Workshop is this Saturday 9 am – 2 pm at South Olive Elementary
Open studio charrettes are Monday, Tuesday, and Wednesday 10 am – 7 pm at City Hall. Final presentation 5 pm on Wednesday, August 30th.

Hope to see you there.

 

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New FDOT policy: Physically protected bike lanes on Florida bridges

Back in 2015, FDOT pledged to provide buffered bike lanes on the Flagler Bridge between West Palm Beach and Palm Beach, a scenic bike route that connects the WPB waterfront and the Lake Trail on the island of Palm Beach. Great news: FDOT has outdone themselves again, as they’ve provided the Holy Grail of bike infrastructure over bridges: A physically protected bike lane. Video is below.

 

The barrels work well to provide a protective barrier between bicyclists and fast moving vehicles. Although we’d be happy to see the barrels remain in place, we suspect FDOT and Palm Beach are working double time this weekend to install a more attractive permanent treatment in time for Monday’s ribbon cutting event. Dignitaries on hand Monday have much reason to celebrate, as not only will the bridge provide enhancements to traffic movement, better sidewalks, and aesthetic improvements, it will also mark the first (to our knowledge) such protected bike lane design over a bridge in the state.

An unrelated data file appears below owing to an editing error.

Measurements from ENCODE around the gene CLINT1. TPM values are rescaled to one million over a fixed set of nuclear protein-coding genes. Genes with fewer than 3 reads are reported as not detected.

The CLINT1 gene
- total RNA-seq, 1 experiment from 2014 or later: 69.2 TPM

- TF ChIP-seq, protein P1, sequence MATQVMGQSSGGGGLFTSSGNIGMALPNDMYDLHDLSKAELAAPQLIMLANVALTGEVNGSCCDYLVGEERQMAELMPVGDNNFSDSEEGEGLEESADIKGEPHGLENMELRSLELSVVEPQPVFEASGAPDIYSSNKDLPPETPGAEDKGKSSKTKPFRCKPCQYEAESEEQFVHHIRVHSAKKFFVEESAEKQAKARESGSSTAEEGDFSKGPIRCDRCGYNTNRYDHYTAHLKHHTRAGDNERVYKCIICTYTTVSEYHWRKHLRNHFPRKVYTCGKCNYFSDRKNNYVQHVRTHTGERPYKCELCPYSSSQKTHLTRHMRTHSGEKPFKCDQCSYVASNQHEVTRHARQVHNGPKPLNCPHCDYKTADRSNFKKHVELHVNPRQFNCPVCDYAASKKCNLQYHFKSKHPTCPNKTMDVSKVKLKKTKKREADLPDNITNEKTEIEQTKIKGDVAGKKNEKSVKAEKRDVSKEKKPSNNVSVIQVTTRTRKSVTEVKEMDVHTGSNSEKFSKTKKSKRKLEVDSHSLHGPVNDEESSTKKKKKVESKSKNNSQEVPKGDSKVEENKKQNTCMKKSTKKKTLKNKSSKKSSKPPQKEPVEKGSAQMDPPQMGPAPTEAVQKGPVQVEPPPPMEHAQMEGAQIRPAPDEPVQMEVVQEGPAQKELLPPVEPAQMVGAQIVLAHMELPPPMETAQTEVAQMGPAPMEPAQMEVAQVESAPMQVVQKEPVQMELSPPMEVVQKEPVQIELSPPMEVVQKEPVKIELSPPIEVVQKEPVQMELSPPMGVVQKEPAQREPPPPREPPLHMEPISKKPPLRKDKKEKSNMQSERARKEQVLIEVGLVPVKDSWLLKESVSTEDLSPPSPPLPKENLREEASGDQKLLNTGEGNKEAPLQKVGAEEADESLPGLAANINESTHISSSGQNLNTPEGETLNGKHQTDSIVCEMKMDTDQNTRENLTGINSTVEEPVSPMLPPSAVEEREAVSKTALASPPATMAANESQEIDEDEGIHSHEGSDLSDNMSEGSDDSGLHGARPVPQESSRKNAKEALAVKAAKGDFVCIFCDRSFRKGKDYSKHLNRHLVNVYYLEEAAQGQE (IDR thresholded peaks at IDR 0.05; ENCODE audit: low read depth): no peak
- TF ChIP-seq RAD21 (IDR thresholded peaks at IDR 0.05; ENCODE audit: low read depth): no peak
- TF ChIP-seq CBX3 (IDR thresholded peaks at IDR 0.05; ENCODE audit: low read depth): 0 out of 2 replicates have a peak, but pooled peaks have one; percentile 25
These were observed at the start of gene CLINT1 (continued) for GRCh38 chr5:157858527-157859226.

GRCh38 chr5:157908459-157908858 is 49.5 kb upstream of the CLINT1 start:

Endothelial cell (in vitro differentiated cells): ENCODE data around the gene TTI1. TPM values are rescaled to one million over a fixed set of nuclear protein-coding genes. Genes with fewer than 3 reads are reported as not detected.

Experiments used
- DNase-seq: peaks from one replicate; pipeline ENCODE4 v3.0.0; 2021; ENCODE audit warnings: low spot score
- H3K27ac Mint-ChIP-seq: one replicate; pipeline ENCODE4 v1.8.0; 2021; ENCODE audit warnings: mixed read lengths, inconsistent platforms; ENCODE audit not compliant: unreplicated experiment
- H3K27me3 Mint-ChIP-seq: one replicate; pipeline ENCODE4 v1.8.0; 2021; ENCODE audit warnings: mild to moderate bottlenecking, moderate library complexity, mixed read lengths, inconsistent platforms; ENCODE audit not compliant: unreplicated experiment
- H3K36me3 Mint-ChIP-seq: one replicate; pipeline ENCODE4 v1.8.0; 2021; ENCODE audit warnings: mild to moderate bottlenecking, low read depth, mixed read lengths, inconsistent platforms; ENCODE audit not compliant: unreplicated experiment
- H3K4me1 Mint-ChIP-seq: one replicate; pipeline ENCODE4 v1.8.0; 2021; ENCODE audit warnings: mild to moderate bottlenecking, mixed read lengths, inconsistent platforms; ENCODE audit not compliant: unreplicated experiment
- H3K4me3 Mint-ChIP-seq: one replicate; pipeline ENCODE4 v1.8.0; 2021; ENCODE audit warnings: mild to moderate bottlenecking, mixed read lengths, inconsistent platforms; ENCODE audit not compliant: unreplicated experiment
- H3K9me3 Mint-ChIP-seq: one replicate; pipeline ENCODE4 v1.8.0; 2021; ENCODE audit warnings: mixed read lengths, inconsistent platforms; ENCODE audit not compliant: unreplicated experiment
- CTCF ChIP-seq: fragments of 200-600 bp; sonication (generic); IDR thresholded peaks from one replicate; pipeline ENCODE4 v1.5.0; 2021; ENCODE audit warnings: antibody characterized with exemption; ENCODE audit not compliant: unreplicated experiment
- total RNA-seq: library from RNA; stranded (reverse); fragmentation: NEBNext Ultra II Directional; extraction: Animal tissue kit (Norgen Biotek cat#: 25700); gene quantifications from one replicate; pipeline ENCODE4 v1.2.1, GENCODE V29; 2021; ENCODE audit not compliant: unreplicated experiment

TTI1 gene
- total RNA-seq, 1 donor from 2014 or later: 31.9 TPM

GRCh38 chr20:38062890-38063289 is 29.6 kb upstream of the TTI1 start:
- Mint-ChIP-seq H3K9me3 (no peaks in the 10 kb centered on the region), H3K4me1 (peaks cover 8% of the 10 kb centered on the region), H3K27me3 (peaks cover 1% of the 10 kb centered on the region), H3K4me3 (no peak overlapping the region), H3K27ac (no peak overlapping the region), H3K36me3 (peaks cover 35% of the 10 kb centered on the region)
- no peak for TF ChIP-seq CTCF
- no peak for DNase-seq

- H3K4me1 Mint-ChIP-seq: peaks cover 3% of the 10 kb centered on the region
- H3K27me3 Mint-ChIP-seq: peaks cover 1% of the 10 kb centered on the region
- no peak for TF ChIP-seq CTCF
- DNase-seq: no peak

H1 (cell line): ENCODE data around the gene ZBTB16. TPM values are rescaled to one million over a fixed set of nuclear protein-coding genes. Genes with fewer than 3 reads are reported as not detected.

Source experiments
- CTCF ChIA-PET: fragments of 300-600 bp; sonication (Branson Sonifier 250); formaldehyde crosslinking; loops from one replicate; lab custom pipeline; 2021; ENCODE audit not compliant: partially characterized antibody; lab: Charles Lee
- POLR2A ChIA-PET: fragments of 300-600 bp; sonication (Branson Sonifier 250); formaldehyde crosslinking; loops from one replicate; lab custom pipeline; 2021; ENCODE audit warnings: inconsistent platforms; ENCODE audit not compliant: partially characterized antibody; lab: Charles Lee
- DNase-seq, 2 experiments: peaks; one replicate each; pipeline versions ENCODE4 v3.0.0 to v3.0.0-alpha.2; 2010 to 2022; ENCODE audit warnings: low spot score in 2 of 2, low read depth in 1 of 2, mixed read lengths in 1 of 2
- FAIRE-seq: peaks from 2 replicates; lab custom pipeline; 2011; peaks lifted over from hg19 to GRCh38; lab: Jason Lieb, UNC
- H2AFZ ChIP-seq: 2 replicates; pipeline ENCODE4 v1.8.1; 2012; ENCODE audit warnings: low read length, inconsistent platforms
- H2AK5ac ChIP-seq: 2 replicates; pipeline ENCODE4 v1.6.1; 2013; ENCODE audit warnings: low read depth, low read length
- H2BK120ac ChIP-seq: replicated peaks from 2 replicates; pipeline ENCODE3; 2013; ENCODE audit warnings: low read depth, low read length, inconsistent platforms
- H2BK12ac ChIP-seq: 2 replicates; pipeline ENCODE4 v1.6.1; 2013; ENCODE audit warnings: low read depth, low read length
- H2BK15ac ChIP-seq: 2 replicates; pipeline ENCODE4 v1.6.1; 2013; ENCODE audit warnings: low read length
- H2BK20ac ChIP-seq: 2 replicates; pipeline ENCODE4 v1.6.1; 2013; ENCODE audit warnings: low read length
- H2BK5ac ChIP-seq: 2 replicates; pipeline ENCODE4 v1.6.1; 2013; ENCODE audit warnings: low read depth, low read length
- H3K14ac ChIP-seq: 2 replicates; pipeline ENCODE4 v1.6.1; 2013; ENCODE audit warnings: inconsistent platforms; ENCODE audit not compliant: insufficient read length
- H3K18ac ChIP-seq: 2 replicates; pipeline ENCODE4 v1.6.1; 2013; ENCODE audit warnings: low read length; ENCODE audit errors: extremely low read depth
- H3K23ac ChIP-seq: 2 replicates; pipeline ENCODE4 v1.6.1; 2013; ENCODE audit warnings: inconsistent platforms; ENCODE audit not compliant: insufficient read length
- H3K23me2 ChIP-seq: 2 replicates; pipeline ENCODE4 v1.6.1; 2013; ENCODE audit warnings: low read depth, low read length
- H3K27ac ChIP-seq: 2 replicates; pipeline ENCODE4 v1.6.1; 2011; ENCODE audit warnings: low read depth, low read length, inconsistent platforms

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It’s great progress to see FDOT putting bicyclists behind physically protected barriers over high-speed bridges such as the Flagler Bridge. No doubt this new design will be the new standard across the state and be implemented on such bridges as the Rickenbacker Causeway and the 17th Street Bridge in Vero Beach in order to prevent the needless tragedies that have claimed the lives of so many Florida cyclists. Bravo, FDOT.
Note: At press time, we could not reach an FDOT official to actually confirm the policy change.


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Crossing Okeechobee